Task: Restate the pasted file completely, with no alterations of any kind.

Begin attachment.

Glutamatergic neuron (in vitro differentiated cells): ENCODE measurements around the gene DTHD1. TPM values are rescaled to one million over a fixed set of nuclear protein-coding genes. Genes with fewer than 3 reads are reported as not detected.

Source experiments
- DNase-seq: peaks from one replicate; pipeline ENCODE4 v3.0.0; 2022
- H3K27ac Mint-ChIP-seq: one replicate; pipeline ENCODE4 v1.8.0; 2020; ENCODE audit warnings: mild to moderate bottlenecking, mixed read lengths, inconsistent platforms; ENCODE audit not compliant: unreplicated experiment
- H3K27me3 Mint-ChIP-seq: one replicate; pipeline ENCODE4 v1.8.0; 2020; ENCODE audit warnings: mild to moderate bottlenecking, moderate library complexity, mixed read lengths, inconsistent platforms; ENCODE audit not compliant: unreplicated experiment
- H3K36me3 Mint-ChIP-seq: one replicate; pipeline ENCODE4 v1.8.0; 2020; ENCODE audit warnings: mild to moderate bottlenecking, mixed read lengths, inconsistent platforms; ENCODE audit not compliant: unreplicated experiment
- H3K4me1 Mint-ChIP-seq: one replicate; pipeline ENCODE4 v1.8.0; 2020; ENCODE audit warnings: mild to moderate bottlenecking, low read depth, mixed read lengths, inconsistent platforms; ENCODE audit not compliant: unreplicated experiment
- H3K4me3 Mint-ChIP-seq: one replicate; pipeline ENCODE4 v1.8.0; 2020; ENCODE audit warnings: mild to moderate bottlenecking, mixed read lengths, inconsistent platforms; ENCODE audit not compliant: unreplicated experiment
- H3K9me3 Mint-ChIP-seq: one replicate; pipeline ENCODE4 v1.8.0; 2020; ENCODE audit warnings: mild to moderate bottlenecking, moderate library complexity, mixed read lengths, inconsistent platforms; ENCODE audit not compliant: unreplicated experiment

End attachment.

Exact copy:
Glutamatergic neuron (in vitro differentiated cells): ENCODE measurements around the gene DTHD1. TPM values are rescaled to one million over a fixed set of nuclear protein-coding genes. Genes with fewer than 3 reads are reported as not detected.

Source experiments
- DNase-seq: peaks from one replicate; pipeline ENCODE4 v3.0.0; 2022
- H3K27ac Mint-ChIP-seq: one replicate; pipeline ENCODE4 v1.8.0; 2020; ENCODE audit warnings: mild to moderate bottlenecking, mixed read lengths, inconsistent platforms; ENCODE audit not compliant: unreplicated experiment
- H3K27me3 Mint-ChIP-seq: one replicate; pipeline ENCODE4 v1.8.0; 2020; ENCODE audit warnings: mild to moderate bottlenecking, moderate library complexity, mixed read lengths, inconsistent platforms; ENCODE audit not compliant: unreplicated experiment
- H3K36me3 Mint-ChIP-seq: one replicate; pipeline ENCODE4 v1.8.0; 2020; ENCODE audit warnings: mild to moderate bottlenecking, mixed read lengths, inconsistent platforms; ENCODE audit not compliant: unreplicated experiment
- H3K4me1 Mint-ChIP-seq: one replicate; pipeline ENCODE4 v1.8.0; 2020; ENCODE audit warnings: mild to moderate bottlenecking, low read depth, mixed read lengths, inconsistent platforms; ENCODE audit not compliant: unreplicated experiment
- H3K4me3 Mint-ChIP-seq: one replicate; pipeline ENCODE4 v1.8.0; 2020; ENCODE audit warnings: mild to moderate bottlenecking, mixed read lengths, inconsistent platforms; ENCODE audit not compliant: unreplicated experiment
- H3K9me3 Mint-ChIP-seq: one replicate; pipeline ENCODE4 v1.8.0; 2020; ENCODE audit warnings: mild to moderate bottlenecking, moderate library complexity, mixed read lengths, inconsistent platforms; ENCODE audit not compliant: unreplicated experiment